• The personal exemption is reduced by 2% for each $2,500 that adjusted gross income exceeds threshold levels.  (In 2016 the threshold was $259,400 for single taxpayers and $311,300 for married taxpayers filing jointly.)
  • The earned income tax credit is reduced for income above certain thresholds.  (In 2016 these thresholds were $8,270 for a childless single taxpayer, $18,190 for a single taxpayer with children, $13,820 for childless married taxpayers filing jointly, and $23,740 for married taxpayers with children filing jointly.  The credit phased out at 7.65% of income above the threshold for childless taxpayers, at 15.98% of income above the threshold for taxpayers with one child, and at 21.06% of income above the threshold for taxpayers with more than one child.)
  • The adoption credit ($13,460 in 2016) is reduced for those with modified adjusted gross income above the threshold level ($201,920 in 2016).
  • The child tax credit ($1,000 for each qualifying child) is reduced by 0.5% for any modified adjusted gross income above the threshold level (in 2016 this was $75,000 for single taxpayers, $110,000 for married taxpayers filing jointly).
  • Education tax benefits also phase out after certain income thresholds such as the American Opportunity Credit ($80,000 for single taxpayers, $160,000 for married taxpayers filing jointly), Lifetime Learning Credit ($55,000 for single taxpayers, $110,000 for married taxpayers filing jointly), and deductibility of qualifying student loan interest ($60,000 for single taxpayers, $125,000 for married taxpayers filing jointly).
  • Eligibility to make Roth IRA contributions begins to phase out after certain income thresholds (in 2016, $117,000 for single taxpayers, $184,000 for married taxpayers filing jointly), as does deductibility of IRA contributions (in 2016, $61,000 for single taxpayers, $98,000 for married taxpayers filing jointly with participating spouse, $181,000 for married taxpayers filing jointly with non-participating spouse).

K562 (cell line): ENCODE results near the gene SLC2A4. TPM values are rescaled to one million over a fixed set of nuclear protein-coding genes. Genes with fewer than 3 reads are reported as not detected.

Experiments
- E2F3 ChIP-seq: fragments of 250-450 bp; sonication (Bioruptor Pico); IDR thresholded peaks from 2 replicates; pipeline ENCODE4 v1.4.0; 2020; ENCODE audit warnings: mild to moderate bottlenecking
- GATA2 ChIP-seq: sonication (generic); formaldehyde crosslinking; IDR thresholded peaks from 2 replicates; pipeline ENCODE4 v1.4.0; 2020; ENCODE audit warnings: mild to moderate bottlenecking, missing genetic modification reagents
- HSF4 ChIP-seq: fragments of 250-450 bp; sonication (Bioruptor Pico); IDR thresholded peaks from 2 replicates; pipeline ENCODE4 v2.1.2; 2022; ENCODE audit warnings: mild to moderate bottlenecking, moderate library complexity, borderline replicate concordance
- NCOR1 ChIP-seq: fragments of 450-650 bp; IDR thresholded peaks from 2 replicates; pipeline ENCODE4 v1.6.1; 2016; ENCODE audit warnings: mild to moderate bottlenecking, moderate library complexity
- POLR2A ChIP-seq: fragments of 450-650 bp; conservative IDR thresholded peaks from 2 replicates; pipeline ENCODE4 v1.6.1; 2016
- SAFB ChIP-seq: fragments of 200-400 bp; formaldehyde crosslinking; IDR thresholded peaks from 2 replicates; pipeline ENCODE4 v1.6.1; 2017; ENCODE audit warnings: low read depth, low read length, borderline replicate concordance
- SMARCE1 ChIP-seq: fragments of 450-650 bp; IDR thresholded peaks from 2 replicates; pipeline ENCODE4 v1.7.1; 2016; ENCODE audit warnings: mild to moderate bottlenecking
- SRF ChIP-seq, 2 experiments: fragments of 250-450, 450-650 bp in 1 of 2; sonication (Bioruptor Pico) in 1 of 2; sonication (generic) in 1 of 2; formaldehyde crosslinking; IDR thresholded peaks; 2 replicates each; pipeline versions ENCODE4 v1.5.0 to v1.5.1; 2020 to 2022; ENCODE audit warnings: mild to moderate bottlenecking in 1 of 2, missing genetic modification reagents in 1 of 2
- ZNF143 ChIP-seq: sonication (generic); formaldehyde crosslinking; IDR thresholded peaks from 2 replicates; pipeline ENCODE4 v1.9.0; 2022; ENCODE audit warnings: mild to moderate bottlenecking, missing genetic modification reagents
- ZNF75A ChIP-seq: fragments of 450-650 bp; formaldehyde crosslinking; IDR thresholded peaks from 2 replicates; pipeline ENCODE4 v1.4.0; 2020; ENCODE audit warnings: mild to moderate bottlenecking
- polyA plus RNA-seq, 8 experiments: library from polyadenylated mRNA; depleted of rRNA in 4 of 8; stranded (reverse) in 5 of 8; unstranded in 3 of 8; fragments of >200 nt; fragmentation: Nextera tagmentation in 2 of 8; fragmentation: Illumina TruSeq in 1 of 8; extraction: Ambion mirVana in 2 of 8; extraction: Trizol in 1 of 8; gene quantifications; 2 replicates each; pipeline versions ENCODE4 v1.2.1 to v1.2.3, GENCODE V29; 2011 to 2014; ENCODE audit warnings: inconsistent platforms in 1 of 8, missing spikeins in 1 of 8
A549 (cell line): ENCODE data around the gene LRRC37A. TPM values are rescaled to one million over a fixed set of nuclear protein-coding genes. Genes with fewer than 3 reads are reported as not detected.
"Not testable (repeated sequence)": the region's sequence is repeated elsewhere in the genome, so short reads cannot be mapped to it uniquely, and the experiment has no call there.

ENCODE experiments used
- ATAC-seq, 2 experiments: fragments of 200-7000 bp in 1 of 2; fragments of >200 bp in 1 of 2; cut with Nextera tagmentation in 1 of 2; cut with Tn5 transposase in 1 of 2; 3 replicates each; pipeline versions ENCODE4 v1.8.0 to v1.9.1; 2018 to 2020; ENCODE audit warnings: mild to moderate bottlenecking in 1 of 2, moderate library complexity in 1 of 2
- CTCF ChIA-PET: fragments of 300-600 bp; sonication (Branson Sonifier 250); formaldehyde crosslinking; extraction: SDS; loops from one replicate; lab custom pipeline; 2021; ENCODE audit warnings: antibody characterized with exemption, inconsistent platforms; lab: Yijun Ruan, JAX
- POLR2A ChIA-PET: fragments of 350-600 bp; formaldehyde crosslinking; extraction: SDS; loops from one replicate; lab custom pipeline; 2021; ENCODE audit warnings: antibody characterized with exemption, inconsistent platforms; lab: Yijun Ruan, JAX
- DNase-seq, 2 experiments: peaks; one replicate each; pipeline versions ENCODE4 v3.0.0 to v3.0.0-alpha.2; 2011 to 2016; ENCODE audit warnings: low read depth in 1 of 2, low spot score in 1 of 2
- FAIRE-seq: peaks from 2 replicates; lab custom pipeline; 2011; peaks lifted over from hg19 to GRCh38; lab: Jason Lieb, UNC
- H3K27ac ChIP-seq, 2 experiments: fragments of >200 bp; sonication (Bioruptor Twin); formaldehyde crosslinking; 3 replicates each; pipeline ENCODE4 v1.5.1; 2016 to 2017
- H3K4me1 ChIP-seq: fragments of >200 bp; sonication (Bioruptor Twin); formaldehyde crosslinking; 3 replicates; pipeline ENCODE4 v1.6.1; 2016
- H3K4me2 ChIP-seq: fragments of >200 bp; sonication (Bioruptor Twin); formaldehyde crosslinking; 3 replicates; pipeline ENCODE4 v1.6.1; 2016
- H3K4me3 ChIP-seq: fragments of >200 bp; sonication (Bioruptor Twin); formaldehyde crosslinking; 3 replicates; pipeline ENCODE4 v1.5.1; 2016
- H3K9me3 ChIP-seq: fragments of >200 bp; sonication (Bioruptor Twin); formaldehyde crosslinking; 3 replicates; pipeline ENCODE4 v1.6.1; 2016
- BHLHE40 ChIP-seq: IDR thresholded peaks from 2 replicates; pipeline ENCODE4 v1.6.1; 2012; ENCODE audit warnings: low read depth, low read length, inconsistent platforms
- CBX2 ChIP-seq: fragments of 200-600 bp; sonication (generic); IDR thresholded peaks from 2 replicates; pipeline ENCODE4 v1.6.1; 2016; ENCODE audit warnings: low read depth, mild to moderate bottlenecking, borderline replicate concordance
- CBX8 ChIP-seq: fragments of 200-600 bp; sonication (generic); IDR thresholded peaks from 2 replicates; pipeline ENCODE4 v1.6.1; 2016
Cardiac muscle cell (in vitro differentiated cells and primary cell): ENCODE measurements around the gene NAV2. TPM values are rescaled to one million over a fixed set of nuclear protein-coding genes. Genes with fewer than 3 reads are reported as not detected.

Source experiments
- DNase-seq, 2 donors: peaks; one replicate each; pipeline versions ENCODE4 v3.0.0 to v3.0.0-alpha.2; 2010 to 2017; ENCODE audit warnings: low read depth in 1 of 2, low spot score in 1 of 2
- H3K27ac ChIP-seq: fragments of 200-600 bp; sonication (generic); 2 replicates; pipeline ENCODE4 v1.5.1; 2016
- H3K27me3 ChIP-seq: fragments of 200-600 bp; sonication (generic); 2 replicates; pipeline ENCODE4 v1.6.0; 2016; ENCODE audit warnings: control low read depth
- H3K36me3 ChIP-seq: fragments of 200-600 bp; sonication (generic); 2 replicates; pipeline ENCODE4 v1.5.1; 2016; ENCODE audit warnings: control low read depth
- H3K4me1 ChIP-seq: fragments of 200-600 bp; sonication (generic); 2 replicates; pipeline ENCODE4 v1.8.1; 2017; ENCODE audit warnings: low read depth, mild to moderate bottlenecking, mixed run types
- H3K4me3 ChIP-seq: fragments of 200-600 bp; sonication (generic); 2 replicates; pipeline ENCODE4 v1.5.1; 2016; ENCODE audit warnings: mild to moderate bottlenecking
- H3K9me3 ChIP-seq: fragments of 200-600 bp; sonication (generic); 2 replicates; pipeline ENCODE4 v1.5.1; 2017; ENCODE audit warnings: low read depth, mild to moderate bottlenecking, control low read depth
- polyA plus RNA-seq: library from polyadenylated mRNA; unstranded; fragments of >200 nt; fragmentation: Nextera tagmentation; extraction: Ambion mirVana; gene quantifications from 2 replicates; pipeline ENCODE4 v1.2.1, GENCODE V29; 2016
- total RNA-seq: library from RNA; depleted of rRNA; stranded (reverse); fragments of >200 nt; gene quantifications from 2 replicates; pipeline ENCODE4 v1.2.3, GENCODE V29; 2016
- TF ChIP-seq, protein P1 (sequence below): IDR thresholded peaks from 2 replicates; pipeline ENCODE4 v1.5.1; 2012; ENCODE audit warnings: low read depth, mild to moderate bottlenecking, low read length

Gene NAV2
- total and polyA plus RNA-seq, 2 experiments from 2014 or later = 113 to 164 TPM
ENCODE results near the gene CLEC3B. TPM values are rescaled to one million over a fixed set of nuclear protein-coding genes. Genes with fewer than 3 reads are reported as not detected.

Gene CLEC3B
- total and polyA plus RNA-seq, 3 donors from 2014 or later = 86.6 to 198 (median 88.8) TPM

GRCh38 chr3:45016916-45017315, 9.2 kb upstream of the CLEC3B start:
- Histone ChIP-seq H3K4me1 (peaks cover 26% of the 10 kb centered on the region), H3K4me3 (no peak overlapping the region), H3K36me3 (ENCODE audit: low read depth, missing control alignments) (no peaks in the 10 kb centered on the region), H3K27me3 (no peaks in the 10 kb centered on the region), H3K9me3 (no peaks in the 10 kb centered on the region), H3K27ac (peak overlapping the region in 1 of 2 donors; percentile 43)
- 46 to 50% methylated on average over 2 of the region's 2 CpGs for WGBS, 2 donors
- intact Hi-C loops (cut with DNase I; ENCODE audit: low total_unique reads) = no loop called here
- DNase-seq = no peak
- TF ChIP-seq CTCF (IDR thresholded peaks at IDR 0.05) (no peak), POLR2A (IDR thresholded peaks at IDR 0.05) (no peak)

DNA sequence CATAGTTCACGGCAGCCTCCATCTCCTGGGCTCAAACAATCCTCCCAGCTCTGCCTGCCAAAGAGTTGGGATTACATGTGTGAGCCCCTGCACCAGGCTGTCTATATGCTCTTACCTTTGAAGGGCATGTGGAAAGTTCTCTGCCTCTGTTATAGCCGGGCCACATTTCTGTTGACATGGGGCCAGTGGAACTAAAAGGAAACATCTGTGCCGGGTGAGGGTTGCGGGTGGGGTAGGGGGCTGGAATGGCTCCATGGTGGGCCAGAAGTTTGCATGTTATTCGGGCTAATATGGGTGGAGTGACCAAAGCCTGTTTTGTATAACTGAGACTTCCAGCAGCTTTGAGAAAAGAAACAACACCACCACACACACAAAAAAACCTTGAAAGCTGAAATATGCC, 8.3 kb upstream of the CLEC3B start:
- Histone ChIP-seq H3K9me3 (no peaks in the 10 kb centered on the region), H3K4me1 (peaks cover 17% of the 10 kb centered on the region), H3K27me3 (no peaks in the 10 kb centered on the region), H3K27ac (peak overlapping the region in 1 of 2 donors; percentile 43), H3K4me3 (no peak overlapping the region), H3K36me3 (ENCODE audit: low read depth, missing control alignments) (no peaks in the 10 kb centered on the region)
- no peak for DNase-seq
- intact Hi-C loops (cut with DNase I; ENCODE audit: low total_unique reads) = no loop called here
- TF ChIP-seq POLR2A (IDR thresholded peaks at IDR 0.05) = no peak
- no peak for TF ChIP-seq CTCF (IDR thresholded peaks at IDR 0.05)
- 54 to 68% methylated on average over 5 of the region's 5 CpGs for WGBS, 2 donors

For taxpayers affected by these phase-out ranges, the negative tax consequence of the increased income resulting from the retirement account withdraw will not be perfectly offset by the charitable income tax deduction.  Additionally, if taxpayers are eligible for other income-based government benefits, the increase in income resulting from the retirement account withdraw may have additional negative consequences.

Withdrawals made after age 59½ do not generate the 10% penalty as do those made before this age.  Consequently, it is possible that the deduction generated by making a corresponding charitable gift could completely offset the effects of the increased income due to a withdrawal from a retirement account.  As before, the ability to completely offset the effects of the increased income with the charitable tax deduction depends upon a variety of factors such as the donor’s itemization status, the income giving limitations, and whether or not the increased income will have negative effects for the donor in other areas such as income-based phase outs for various tax benefits.

Withdrawals after age 70½ receive the same tax treatment as those taken at any point after age 59½.  The primary difference is that minimum withdrawals are required beginning at age 70½.  Thus, the account holder cannot simply choose not to take a withdrawal.  Instead the account holder must take a minimum withdrawal in the amount of the account balance divided by the remaining years of life expectancy for a typical person of the account holder’s age.  If the account holder fails to withdraw at least this amount, he or she will be taxed in the amount of 50% of the required minimum distribution.

Because the taxpayer is forced to withdraw the required minimum distribution from the retirement account, the negative tax effects from increased income will occur regardless of whether or not a charitable gift is made.  The taxpayer cannot simply choose not to take a withdraw.  If the taxpayer is forced to withdraw the funds, but does not need them for consumption, a charitable gift may be an ideal use of these funds.  The charitable deduction resulting from the gift may entirely (or at least partially) offset the negative tax affects resulting from the increased income due to the required distribution.